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A lightweight, yet powerful way to bind your application state with your business logic



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A lightweight, yet powerful way to bind your application state with your business logic.

Data flow

We can see the whole application state as the agglomeration of a multitude of tiny states. Each state being independent from each other.
A view can be interested in some particular states and has to use a logic component to update them.

example file.


Counters

We could do this by having a global state being a list of integers, and a business logic component for adding counters and increment them:

final countersRef = StateRef(const <int>[]);

final countersLogic = LogicRef((scope) => CountersLogic(scope));

class CountersLogic with Logic {
  const CountersLogic(this.scope);

  @override
  final Scope scope;

  void addCounter() {
    write(countersRef, read(countersRef).toList()..add(0));
  }

  void increment(int index) {
    final counters = read(countersRef).toList();
    counters[index]++;
    write(countersRef, counters);
  }
}

We can then use the select extension method in a widget to watch the sum of this list:

final sum = context.watch(countersRef.select(
  (counters) => counters.fold<int>(0, (a, b) => a + b),
));

Now, for creating the counter view, we can have an index parameter in the constructor of this view.
This has some drawbacks:

  • If a child widget needs to access this index, we would need to pass the index for every widget down the tree, up to our child.
  • We cannot use the const keyword anymore.

A better approach would be to create a BinderScope above each counter widget. We would then configure this BinderScope to override the state of a StateRef for its descendants, with a different initial value.

Any StateRef or LogicRef can be overriden in a BinderScope. When looking for the current state, a descendant will get the state of the first reference overriden in a BinderScope until the root BinderScope.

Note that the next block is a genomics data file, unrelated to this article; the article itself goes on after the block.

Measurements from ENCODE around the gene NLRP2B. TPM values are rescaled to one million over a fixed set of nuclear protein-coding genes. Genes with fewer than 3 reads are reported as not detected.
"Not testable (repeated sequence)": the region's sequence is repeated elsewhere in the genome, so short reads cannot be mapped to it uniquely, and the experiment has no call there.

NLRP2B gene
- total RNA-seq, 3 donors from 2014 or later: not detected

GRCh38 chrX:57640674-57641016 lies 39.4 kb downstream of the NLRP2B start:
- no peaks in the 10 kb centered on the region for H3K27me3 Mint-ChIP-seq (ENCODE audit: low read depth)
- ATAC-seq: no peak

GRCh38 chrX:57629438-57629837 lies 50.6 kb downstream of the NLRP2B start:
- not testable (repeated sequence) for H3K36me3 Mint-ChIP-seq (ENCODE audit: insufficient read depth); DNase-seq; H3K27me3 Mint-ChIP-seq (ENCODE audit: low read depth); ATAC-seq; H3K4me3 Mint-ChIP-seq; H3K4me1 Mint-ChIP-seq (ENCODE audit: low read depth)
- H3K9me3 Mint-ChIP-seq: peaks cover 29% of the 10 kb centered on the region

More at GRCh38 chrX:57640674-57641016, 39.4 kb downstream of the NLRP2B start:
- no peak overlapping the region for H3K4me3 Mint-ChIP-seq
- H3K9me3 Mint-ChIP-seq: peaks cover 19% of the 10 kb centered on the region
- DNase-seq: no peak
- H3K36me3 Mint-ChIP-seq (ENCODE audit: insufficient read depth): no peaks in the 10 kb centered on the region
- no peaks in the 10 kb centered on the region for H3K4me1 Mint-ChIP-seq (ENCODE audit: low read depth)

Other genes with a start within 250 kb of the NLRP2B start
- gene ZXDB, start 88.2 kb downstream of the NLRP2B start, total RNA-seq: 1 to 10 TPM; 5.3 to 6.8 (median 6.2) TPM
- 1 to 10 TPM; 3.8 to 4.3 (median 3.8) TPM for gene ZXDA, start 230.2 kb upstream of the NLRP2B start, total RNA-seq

This can be written like this:

final indexRef = StateRef(0);

class HomeView extends StatelessWidget {
  @override
  Widget build(BuildContext context) {
    final countersCount =
        context.watch(countersRef.select((counters) => counters.length));

    return Scaffold(
     ...
      child: GridView(
        ...
        children: [
          for (int i = 0; i < countersCount; i++)
            BinderScope(
              overrides: [indexRef.overrideWith(i)],
              child: const CounterView(),
            ),
        ],
      ),
     ...
    );
  }
}

The BinderScope constructor has an overrides parameter which can be supplied from an overrideWith method on StateRef and LogicRef instances.

Note: The whole code for the above snippets is available in the example file.

example file.

snippets.

Sponsoring

I’m working on my packages on my free-time, but I don’t have as much time as I would. If this package or any other package I created is helping you, please consider to sponsor me so that I can take time to read the issues, fix bugs, merge pull requests and add features to these packages.

issue.
If you fixed a bug or implemented a feature, please send a pull request.

GitHub

https://github.com/letsar/binder


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